Research opportunities abound at Canisius. The college is home to five separate research institutes, all of which provide signature learning experiences in your search for truth and social justice. You can research ways to conserve the environment, lead a study on autism or produce a social documentary that promotes ethical issues relevant to the world today. No matter what you choose, experiences within the research institutes do more than instill you with facts. They transform the way you see the world and force you to think across disciplines. In the process, you engage in real-world learning and fine-tune your professional skills. Your experience within one of our research institutes just might define your career.
Put your classroom lessons to work while making a positive impact on the community when you participate in the Canisius College Video Institute. The program works to advance the missions of non-profits by producing social documentaries on the agencies and people they help. The Video Institute is an award-winning program, and student producers often screen their works at film festivals or at on-campus premiers.
Imagine taking a class from political strategist Karl Rove or talking one-on-one with former New Mexico Governor Bill Richardson. The Fitzpatrick Institute for Public Affairs and Leadership gives you a close and personal look at the people and ideas contributing to American political life today through the highly-acclaimed Fitzpatrick Lecture Series. Additionally, the Fitzpatrick Institute makes it possible for you to study, experience and contribute to civic life through classroom activities, travel opportunities and internships.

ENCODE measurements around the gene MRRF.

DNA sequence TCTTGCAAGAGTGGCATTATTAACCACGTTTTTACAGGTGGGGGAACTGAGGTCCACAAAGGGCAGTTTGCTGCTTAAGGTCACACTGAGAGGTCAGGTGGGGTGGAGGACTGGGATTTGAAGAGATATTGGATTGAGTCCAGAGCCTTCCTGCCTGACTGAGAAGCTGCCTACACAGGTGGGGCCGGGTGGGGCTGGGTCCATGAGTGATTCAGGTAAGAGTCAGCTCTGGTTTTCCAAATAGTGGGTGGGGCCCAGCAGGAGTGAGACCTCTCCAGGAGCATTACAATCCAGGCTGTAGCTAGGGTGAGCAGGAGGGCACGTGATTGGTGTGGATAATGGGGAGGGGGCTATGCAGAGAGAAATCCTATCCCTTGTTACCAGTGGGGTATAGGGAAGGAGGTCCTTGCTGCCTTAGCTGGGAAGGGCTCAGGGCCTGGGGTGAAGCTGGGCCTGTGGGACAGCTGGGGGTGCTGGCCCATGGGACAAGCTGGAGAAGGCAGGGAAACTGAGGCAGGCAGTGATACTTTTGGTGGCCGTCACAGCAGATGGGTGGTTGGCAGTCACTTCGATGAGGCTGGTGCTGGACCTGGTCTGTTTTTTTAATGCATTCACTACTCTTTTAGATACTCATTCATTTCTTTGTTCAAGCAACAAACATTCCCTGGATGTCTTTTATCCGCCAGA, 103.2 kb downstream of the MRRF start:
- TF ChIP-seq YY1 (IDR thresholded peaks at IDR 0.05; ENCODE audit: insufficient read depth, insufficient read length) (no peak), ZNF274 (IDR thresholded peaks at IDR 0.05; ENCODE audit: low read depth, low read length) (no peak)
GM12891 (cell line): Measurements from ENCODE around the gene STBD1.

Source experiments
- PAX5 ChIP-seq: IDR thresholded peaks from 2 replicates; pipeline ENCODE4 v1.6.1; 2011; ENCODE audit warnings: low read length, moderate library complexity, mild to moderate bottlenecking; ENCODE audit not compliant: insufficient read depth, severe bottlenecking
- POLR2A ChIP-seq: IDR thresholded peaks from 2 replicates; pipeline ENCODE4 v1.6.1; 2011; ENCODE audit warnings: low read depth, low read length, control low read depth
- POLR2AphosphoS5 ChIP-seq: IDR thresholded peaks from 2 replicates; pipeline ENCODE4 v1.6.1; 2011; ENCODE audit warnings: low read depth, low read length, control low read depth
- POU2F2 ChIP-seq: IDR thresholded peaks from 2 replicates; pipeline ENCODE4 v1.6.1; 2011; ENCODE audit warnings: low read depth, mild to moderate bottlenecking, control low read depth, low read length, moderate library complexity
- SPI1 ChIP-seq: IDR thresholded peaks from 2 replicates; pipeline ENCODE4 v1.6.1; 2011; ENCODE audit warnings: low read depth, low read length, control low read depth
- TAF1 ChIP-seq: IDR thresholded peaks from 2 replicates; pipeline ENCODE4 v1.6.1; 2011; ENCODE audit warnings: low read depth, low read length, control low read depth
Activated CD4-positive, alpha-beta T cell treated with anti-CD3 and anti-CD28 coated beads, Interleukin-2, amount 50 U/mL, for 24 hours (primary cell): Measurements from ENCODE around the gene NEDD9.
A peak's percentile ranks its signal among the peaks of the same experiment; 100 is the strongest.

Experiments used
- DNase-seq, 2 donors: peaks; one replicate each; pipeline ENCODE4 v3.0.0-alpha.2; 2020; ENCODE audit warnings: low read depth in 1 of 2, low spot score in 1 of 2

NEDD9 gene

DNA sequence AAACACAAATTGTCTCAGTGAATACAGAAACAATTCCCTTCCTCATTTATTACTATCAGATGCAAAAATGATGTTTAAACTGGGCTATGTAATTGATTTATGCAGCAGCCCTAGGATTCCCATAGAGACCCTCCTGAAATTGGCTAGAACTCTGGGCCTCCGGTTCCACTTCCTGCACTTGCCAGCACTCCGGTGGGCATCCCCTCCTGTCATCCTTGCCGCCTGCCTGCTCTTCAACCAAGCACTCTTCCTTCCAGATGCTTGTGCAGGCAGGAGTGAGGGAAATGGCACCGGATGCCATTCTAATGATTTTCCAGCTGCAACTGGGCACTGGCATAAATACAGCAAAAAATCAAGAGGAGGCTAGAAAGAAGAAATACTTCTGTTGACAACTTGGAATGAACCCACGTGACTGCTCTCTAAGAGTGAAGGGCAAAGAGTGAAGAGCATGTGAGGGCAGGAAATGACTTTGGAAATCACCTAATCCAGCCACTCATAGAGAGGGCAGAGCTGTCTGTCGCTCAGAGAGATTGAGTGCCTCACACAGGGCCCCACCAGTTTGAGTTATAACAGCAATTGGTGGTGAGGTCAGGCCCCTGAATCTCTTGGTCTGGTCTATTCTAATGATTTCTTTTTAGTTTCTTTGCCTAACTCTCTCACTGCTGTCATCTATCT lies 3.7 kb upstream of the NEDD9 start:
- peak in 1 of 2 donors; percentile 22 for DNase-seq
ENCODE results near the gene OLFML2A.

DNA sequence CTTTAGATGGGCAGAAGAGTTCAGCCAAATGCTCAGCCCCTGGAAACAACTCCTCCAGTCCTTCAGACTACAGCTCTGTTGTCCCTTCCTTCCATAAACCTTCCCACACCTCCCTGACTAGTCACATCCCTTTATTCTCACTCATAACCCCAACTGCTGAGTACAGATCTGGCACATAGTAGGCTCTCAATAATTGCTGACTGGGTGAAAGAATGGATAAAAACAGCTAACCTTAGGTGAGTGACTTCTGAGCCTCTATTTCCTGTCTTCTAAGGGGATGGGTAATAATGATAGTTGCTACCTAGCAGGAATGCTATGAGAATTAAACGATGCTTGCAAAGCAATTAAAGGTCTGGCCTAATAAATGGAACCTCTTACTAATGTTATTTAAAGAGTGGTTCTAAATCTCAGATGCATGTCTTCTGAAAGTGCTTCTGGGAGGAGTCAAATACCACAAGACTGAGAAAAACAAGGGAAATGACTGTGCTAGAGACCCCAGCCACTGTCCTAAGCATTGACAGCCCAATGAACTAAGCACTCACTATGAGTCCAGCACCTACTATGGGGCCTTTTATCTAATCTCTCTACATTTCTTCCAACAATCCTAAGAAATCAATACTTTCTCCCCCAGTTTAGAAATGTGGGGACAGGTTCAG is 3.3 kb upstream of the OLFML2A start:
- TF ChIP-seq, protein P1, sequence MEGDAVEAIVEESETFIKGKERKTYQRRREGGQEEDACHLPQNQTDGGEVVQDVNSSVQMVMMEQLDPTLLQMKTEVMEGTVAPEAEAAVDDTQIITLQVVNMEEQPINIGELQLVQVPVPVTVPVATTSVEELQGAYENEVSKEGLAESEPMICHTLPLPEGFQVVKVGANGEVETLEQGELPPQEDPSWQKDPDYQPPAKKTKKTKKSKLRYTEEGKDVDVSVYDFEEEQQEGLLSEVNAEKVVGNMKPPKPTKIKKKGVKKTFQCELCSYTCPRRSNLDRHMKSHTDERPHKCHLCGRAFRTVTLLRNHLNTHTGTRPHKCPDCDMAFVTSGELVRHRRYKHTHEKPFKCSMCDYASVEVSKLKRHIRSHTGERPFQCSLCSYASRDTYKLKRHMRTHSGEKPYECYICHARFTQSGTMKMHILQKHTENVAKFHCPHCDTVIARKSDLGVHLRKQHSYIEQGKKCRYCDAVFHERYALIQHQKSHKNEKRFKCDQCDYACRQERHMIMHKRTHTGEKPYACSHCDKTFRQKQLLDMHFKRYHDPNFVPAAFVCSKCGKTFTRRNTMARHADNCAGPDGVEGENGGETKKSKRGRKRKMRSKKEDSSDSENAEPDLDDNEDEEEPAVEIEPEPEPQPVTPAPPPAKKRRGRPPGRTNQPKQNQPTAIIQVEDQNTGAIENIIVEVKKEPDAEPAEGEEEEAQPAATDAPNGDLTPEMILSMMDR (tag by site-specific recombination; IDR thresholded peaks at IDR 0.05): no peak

Implement treatment strategies. Analyze data. Assist with clinical trials. These are just a few of the unparalleled research opportunities available to Canisius students at the Institute for Autism Research. Every one of your tasks – no matter how small – is carefully chosen, meticulously executed and rigorously evaluated to help spearhead new treatments for children with autism spectrum disorder.
The Institute for the Global Study of Religion works with students and faculty to research various aspects of religion; promotes cooperation and understanding across religious, gender and ethnic lines; and emphasizes the Jesuit mission of men and women for others. In particular, it facilitates conversations and lectures about important issues involving the relationship between Christianity and culture, and creates opportunities for the study of religion in various cultures through immersion seminars in various global cultures.
If we all work together, we can make the world a better place. This is the mission behind the Institute for the Study of Human-Animal Relations, which is dedicated to advancing humankind’s perspectives on non-human animals. It encourages dialog on the pressing issues in anthrozoology among students and the broader community. ISHAR is at the forefront in examining issues like responsible pet ownership/companion animal stewardship, zoo industry reform, animal use as food, animal-assisted interventions, animal use in science, and the use of science in advocating wildlife conservation.